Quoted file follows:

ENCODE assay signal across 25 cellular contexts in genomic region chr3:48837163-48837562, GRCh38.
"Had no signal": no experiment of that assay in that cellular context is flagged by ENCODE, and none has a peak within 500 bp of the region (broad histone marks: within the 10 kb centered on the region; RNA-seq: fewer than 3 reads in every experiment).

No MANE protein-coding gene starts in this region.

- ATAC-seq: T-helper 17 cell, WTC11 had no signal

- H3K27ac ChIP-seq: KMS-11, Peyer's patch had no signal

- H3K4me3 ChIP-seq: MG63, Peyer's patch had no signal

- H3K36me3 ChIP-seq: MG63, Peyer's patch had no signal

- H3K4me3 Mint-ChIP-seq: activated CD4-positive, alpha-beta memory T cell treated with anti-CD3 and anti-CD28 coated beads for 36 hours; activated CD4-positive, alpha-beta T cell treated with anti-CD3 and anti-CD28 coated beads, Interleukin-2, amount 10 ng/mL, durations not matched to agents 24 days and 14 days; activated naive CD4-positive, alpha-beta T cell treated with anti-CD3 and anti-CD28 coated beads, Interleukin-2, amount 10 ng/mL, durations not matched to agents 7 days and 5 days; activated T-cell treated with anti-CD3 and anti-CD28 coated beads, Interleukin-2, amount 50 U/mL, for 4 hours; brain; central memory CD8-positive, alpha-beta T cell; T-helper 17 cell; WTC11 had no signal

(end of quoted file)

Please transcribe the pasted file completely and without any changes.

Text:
ENCODE assay signal across 25 cellular contexts in genomic region chr3:48837163-48837562, GRCh38.
"Had no signal": no experiment of that assay in that cellular context is flagged by ENCODE, and none has a peak within 500 bp of the region (broad histone marks: within the 10 kb centered on the region; RNA-seq: fewer than 3 reads in every experiment).

No MANE protein-coding gene starts in this region.

- ATAC-seq: T-helper 17 cell, WTC11 had no signal

- H3K27ac ChIP-seq: KMS-11, Peyer's patch had no signal

- H3K4me3 ChIP-seq: MG63, Peyer's patch had no signal

- H3K36me3 ChIP-seq: MG63, Peyer's patch had no signal

- H3K4me3 Mint-ChIP-seq: activated CD4-positive, alpha-beta memory T cell treated with anti-CD3 and anti-CD28 coated beads for 36 hours; activated CD4-positive, alpha-beta T cell treated with anti-CD3 and anti-CD28 coated beads, Interleukin-2, amount 10 ng/mL, durations not matched to agents 24 days and 14 days; activated naive CD4-positive, alpha-beta T cell treated with anti-CD3 and anti-CD28 coated beads, Interleukin-2, amount 10 ng/mL, durations not matched to agents 7 days and 5 days; activated T-cell treated with anti-CD3 and anti-CD28 coated beads, Interleukin-2, amount 50 U/mL, for 4 hours; brain; central memory CD8-positive, alpha-beta T cell; T-helper 17 cell; WTC11 had no signal